Chapter 3
Opportunity Identification
In Chapter 2 we learned how to create a visual representation of a current
strategy for a company using the visual management tools of Lean. This
was reflected in the 2-D map. We also learned how a company can define a
totally new strategy that is unique and offers a new and improved customer
experience. We saw by example that this new experience can come at a
lower cost by simply choosing alternate materials or lower-cost manufactur-
ing methods. In many cases, eliminating or reducing those offerings that do
not contribute to customer benets (value) can reduce complexity and pro-
vide lower costs. Our example illustrated how ideas from different products
can be combined to create a new and unique product offering. Finally, we
analyzed the new business model by using the 2-D map to study the new
strategy in comparison with the strategy of the current industry.
In this chapter, the topic of identifying new opportunities will be dis-
cussed in detail. These discussions will work in combination with sub-
sequent chapters regarding the topics of finding new opportunities and
filtering the optimal or more value-added opportunities. Such a process will
minimize waste. By targeting large customer opportunities, companies add
value to their customers and to themselves. Thus, the topic of opportunity
identication is strongly linked to the principles of Lean.
Opportunity identification begins with the understanding of customer
value. Providing customers with value-added products or services results
in customer satisfaction. High levels of customer satisfaction lead to high
levels of customer loyalty. High levels of customer loyalty in turn lead to
steady streams of cash flow and lower transaction costs since the cost of
attracting customers is lower. Companies have learned that it costs more to
22 ◾  The Innovative Lean Enterprise
acquire a new customer than to keep an existing one. Customer satisfaction
reduces price elasticity, since satisfied customers are willing to pay more for
higher-quality products and services. Customers with high loyalty and low
price sensitivity are easy targets for acquiring additional sales (i.e., cross-
selling). These customers will also be easier to convince to trade up to more
premium products or services. Finally, loyal customers are more likely to
engage in free word-of-mouth advertising for your business.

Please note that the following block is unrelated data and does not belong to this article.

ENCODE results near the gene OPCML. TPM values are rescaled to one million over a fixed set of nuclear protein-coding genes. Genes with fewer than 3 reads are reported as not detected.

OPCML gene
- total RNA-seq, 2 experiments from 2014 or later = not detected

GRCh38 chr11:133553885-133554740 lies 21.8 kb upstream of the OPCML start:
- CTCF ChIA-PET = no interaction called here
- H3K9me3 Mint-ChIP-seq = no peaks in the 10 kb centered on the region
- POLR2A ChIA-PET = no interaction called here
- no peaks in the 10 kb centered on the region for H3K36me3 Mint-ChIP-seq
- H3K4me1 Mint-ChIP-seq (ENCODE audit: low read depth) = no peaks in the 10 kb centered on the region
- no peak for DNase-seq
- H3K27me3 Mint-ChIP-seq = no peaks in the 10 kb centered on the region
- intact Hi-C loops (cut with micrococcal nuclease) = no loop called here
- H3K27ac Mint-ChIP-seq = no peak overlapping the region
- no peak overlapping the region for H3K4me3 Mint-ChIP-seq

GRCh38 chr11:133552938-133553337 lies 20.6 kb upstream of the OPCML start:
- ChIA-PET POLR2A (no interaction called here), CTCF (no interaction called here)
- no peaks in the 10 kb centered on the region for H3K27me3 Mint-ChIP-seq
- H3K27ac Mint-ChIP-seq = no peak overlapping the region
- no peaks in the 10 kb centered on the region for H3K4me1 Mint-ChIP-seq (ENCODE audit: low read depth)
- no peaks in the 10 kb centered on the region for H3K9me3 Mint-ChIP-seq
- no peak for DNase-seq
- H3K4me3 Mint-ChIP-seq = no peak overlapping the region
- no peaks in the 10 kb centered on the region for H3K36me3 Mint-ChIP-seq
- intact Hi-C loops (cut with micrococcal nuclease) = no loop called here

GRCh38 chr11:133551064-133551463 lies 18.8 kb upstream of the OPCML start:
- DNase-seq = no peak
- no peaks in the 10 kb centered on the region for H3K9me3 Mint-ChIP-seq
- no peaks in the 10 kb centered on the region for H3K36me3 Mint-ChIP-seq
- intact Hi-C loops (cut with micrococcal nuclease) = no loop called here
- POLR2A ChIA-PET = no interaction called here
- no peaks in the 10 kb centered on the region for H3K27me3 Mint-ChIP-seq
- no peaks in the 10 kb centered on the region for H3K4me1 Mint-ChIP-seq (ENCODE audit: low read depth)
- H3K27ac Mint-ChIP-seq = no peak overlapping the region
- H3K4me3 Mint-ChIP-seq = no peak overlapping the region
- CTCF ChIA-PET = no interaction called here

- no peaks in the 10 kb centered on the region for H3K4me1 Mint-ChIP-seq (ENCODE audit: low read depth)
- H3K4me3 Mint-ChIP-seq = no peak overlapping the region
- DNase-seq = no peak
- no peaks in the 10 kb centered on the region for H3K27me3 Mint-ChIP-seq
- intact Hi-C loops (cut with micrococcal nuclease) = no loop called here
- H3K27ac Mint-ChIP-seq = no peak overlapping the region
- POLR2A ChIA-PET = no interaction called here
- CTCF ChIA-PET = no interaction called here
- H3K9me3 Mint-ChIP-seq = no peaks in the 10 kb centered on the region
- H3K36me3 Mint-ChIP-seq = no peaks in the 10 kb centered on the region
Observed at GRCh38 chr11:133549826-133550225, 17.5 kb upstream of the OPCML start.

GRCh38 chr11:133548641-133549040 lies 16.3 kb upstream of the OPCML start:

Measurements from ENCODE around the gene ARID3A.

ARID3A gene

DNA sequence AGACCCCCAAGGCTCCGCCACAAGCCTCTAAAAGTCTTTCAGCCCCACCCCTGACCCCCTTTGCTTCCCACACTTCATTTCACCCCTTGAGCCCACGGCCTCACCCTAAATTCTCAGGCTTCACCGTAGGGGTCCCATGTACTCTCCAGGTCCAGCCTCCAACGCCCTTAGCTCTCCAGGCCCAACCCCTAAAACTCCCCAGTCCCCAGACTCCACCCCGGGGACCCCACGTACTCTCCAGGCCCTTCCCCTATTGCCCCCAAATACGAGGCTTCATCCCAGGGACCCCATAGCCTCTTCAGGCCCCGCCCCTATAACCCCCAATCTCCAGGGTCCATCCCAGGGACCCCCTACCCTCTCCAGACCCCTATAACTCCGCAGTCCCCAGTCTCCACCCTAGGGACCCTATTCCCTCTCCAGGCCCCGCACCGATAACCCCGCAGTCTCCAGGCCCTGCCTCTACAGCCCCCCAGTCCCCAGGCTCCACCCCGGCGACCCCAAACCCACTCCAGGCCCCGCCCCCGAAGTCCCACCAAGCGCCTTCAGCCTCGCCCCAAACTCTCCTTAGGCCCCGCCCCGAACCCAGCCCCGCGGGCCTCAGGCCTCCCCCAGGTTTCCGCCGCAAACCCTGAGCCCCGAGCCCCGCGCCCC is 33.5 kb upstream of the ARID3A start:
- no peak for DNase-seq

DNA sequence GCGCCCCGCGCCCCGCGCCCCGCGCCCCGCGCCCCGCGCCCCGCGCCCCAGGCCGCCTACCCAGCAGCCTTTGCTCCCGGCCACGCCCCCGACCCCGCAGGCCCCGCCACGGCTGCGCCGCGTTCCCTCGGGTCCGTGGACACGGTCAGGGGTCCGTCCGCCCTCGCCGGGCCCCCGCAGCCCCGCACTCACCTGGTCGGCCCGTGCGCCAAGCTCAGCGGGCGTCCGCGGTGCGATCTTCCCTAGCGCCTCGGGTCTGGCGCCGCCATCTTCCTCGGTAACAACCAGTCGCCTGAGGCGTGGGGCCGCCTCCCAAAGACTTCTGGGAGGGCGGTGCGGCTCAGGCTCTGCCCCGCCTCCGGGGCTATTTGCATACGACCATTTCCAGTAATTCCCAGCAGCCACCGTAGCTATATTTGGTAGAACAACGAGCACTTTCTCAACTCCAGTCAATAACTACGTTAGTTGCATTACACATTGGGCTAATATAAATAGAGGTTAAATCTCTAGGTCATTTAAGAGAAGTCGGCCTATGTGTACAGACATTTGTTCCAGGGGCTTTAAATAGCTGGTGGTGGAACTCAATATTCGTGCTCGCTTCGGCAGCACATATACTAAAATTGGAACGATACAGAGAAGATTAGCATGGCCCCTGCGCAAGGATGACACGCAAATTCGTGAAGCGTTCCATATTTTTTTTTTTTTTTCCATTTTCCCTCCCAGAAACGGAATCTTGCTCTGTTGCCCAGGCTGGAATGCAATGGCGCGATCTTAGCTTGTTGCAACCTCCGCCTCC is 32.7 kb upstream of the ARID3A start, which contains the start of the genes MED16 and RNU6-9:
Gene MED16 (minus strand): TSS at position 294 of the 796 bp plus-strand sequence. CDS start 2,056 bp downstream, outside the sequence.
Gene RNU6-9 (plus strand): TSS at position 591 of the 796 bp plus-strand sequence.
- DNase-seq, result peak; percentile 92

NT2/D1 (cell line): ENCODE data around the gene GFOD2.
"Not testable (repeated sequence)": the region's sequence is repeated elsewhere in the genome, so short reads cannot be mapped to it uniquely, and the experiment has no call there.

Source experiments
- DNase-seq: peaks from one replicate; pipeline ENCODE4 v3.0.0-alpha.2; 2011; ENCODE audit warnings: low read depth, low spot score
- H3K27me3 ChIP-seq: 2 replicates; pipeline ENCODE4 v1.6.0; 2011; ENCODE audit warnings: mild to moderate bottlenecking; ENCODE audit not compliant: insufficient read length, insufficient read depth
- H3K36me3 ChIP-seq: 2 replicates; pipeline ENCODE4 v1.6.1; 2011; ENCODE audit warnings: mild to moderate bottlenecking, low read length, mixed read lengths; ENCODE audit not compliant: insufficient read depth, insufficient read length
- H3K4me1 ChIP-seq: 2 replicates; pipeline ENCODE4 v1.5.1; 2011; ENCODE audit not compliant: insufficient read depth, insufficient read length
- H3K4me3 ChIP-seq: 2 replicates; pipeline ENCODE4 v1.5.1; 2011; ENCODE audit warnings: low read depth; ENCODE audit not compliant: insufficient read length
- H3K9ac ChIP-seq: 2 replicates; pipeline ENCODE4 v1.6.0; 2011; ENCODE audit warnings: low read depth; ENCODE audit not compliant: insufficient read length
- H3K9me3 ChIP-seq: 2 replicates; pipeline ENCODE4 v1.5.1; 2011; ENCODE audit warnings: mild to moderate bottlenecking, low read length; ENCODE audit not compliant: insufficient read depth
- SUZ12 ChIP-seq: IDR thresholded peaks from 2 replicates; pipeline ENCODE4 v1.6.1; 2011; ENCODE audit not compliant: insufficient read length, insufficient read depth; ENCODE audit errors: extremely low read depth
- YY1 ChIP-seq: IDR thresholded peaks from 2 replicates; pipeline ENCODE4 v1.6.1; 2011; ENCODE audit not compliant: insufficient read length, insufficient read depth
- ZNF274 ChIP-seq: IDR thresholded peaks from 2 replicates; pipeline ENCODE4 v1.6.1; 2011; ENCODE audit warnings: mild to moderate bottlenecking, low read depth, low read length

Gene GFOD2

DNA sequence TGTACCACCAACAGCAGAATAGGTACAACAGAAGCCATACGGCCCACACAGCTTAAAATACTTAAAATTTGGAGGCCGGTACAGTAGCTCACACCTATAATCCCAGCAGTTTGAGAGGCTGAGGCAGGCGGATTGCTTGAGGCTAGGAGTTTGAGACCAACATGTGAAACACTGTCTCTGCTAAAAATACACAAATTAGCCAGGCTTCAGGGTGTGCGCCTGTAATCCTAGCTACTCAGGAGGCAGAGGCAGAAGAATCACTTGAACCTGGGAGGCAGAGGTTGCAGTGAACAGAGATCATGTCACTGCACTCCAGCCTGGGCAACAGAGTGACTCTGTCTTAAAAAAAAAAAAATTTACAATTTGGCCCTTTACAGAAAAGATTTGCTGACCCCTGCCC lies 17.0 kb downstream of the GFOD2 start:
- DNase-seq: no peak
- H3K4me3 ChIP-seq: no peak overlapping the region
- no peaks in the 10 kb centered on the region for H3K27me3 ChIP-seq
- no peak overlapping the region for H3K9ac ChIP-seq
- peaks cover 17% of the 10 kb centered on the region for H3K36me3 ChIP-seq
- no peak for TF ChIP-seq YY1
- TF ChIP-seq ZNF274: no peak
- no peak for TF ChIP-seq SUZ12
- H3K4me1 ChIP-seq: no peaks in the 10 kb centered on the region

Growth opportunities in any market can be gained through a better
understanding of the customer’s lifetime value. For example, in the ski indus-
try, the average customer spends approximately $700 per purchase. Typically,
these customers buy a new pair of skis every three years. That is about 15 to
20 pairs in a lifetime, leading to $10,500 to $14,000 of sales. This is why it is
beneficial to any company to strive to keep its customers satisfied.
Studies have also shown that customer loyalty differs substantially
depending on whether customers are very satisfied or just satisfied. These
studies have shown that on a scale of 1 to 5, where 5 is “very satisfied” and
4 is “satisfied,” customers are six times more likely to repurchase a prod-
uct when “very satisfied” than those who are just “satisfied.” Knowing that
moderate satisfaction does not have a high impact on customer loyalty,
companies need to exceed customers’ expectations and delight them on a
continual basis. Very satisfied customers lead to repeat sales, word-of-mouth
advertising, and the gain of new quality customers willing to pay more for a
company’s products or services.
Companies that possess high levels of customer satisfaction tend to have
increased market share compared to companies with lower levels of cus-
tomer satisfaction. Therefore, the question is how do companies achieve
high levels of customer satisfaction? Besides the methods of doing business
and other important operational details when dealing with customers, the
key to customer satisfaction is in the offerings companies provide customers.
This needs to be amplified. As stated in Chapter 1, companies must provide
customers those offerings that improve people’s lives. This can be accom-
plished by making buyers’ lives more productive, more efficient, more con-
venient, simpler, or even more fun in the various situations they experience
in their lifestyle. In addition, providing better or cheaper solutions to current
needs and wants is also beneficial to customers. This also includes the jobs
buyers need to perform and solving problems they typically encounter. If
the customer is a business-to-business customer, then these offerings must
provide the buyer and its direct customer solutions to their unmet needs or
wants, compared to the competition.

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